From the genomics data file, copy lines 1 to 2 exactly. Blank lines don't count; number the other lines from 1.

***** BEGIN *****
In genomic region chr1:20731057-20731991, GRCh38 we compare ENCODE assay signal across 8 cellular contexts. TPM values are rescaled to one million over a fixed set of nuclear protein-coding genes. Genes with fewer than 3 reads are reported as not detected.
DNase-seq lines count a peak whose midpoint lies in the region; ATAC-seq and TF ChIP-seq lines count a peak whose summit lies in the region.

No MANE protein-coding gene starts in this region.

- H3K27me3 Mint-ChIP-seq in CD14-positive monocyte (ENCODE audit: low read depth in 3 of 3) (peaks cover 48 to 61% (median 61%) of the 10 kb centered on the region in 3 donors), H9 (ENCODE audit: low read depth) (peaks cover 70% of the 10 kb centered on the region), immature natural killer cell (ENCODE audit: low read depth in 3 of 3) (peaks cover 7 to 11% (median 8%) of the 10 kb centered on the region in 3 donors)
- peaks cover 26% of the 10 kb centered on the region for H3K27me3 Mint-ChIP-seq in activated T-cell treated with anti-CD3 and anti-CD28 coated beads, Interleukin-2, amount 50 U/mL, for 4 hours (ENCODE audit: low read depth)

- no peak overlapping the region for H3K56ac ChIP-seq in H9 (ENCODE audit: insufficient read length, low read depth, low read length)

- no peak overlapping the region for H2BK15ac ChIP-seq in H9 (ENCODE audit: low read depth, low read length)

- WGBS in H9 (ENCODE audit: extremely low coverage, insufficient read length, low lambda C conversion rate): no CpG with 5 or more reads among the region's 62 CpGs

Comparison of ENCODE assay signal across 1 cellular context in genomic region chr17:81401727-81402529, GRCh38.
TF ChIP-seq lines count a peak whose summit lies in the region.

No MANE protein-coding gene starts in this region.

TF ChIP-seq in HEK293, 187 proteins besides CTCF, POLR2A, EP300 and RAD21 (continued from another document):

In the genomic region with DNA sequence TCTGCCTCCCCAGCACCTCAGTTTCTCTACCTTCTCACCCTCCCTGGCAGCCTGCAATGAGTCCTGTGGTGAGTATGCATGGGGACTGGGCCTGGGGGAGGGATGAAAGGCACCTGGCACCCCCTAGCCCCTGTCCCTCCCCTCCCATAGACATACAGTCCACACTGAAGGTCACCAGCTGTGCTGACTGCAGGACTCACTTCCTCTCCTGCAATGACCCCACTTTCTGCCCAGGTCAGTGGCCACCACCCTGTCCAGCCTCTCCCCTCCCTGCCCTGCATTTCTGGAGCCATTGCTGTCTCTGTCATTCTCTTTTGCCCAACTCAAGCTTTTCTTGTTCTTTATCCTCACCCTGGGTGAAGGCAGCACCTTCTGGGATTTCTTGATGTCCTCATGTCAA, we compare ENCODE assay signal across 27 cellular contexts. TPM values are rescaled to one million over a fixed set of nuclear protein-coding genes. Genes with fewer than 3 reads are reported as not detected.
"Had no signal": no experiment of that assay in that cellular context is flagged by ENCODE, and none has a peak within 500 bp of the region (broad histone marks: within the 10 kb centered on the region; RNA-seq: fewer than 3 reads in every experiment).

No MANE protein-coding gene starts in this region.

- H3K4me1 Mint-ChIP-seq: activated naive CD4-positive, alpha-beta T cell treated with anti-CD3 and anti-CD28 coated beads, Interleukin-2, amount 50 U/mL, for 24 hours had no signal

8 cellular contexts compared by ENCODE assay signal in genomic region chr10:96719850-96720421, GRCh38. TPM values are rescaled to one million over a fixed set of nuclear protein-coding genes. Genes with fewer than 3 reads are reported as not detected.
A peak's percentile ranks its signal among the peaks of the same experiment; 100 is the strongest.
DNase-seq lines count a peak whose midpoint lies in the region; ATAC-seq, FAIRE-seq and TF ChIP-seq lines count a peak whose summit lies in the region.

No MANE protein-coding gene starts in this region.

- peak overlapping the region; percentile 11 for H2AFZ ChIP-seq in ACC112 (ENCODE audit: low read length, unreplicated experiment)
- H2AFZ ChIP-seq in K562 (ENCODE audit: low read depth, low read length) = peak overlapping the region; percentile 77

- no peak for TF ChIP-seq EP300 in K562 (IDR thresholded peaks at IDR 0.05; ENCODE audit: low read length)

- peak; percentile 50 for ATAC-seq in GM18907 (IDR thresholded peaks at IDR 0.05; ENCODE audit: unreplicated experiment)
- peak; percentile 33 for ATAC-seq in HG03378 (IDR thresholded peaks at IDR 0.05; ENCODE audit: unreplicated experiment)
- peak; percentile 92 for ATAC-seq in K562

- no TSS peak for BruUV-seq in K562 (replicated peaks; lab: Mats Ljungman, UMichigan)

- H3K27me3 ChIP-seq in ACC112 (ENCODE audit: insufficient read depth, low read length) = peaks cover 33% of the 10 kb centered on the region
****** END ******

In genomic region chr1:20731057-20731991, GRCh38 we compare ENCODE assay signal across 8 cellular contexts. TPM values are rescaled to one million over a fixed set of nuclear protein-coding genes. Genes with fewer than 3 reads are reported as not detected.
DNase-seq lines count a peak whose midpoint lies in the region; ATAC-seq and TF ChIP-seq lines count a peak whose summit lies in the region.